The ideal team needs to be diverse
Addressing diversity and inclusion in leadership development became a strategic consideration. The major task of the FLIGBY simulation game is to teach people managers how to create a well-functioning team. We know today that the ideal team needs to be diverse from gender, age, education, personality, skill set, experience, motivation, and knowledge point of view if we want increased productivity and innovation. To benefit from the diverse perspectives and skills reflective of everyone on a team, all members need to feel their differences are valued in an inclusive environment. To tap into the richness of ideas, creativity, and problem-solving approaches, all employees need to feel respected, involved, and connected. A study that gathered data on 7,615 firms, published in the Journal of Economic Geography, found that businesses run by culturally diverse teams were more likely to create new products than homogeneous teams.
One of the major challenges to effective collaboration is the inevitable workplace conflict present in diverse teams, and for that reason, leadership development programs must teach the necessary interpersonal skills to navigate through individual differences. In FLIGBY simulated reality there is plenty of sharp conflict between diverse team members of the Turul winery who bring with them their very distinct personal values and goals. Strong female characters are also present and even scenarios that involve age harassment.
Leadership has no gender
The Game has strong female characters to reflect our philosophy that good leadership has no gender. Those leaders who are aware of their masculine and feminine traits can use them to their advantage and allow everyone to benefit from those competencies that are sometimes ascribed to a certain gender. FLIGBY’s talented sales manager Rebecca is a good example of a leader overemphasizing her masculine side out of the conviction that it is the only way to ensure her colleagues will respect her leadership style.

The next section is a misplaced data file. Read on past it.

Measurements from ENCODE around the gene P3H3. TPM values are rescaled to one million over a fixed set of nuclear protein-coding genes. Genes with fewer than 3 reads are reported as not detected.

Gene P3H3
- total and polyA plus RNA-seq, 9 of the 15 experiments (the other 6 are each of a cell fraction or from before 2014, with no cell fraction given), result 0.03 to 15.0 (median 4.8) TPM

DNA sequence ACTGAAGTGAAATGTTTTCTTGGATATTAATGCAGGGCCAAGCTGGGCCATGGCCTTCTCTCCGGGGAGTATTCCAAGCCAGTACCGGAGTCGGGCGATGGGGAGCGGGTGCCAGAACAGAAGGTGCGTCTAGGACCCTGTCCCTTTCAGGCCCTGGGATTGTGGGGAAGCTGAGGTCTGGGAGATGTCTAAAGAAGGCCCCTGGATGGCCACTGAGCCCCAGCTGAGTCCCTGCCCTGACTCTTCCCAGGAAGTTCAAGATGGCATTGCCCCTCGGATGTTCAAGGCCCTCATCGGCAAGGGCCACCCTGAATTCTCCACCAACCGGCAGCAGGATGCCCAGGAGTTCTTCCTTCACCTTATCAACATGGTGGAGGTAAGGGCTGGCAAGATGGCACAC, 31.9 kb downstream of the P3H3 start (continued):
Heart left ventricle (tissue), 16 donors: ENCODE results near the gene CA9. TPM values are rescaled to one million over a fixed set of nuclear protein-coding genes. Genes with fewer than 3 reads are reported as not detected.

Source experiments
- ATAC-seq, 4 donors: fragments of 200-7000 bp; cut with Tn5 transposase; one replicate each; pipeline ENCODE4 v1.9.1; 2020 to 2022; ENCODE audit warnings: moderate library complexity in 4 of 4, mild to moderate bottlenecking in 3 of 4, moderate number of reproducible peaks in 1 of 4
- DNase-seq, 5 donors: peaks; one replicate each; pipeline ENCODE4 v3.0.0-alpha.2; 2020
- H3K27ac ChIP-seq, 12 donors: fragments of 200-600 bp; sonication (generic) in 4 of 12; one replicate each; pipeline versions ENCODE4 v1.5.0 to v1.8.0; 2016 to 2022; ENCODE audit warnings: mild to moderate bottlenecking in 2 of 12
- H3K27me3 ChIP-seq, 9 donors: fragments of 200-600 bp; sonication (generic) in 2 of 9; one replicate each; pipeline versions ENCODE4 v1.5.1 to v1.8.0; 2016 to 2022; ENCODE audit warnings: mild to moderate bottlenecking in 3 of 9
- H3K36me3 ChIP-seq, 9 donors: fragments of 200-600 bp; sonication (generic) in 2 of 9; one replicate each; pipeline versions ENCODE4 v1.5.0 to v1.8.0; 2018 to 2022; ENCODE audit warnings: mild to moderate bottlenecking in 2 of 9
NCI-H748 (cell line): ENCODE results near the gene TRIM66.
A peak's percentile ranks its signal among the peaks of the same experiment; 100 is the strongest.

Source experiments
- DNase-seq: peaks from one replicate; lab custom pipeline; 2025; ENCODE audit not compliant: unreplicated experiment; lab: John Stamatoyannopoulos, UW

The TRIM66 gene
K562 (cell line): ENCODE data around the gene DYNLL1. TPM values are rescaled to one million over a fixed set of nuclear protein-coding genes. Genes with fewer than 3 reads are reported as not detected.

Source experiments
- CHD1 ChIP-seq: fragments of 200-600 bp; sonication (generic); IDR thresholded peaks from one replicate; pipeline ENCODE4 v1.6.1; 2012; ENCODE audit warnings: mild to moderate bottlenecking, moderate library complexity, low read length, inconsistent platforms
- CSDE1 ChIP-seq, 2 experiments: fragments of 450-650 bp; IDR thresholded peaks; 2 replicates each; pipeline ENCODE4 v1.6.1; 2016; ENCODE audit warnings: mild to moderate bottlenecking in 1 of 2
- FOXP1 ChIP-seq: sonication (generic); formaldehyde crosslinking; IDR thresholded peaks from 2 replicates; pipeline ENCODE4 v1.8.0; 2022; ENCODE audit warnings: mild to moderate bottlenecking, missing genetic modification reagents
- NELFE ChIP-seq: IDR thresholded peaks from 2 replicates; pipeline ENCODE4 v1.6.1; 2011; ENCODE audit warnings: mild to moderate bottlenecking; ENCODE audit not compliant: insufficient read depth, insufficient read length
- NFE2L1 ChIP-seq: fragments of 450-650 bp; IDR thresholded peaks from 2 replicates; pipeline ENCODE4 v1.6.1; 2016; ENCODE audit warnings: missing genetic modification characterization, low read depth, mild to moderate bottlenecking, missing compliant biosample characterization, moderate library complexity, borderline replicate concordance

Generational differences also appear in the team dynamics at the Turul Winery. Ellen, who is one of the oldest employees but perhaps not an ideal match in the sales and marketing role, is in conflict with young and ambitious Rebecca who could very well be accused of age discrimination and harassment. Introducing this relational dilemma allowed us to put our players’ attitude toward inclusivity and diversity to a true test and show the consequences of unethical behavior without the typical oversimplifying.
Unethical behaviors bring a level of toxicity into the workplace environment that can cause long-term damage to relationships, culture, and productivity. Today’s widely publicized instances of social unrest speak to the degree of courage needed to combat and change such behaviors. A policy of zero tolerance when it comes to discrimination or harassment is a must to get any cultural change of the ground in an organization and in wider society.
It is not enough to abolish discrimination, leaders must see the advantages of cross-generational collaboration to benefit from it. From the intangible wisdom of those who have seen the organization grow and evolve over time to fresh ideas, optimism, and technical expertise that may belong more often to new employees, diversity of skills cannot be a bad thing. From traditional approaches to communication like the understanding and use of workplace politics and diplomacy that have evolved through years of experience to have good knowledge of how to use new technologies to reach potential customers, expertise comes in many forms and all can benefit from mutual mentoring and knowledge sharing.
FLIGBY’s risk-free virtual environment is a great playground for practicing these new behaviors and trying on different mindsets and perspectives. The simulated reality format creates an environment conducive to experiential learning unlike any other.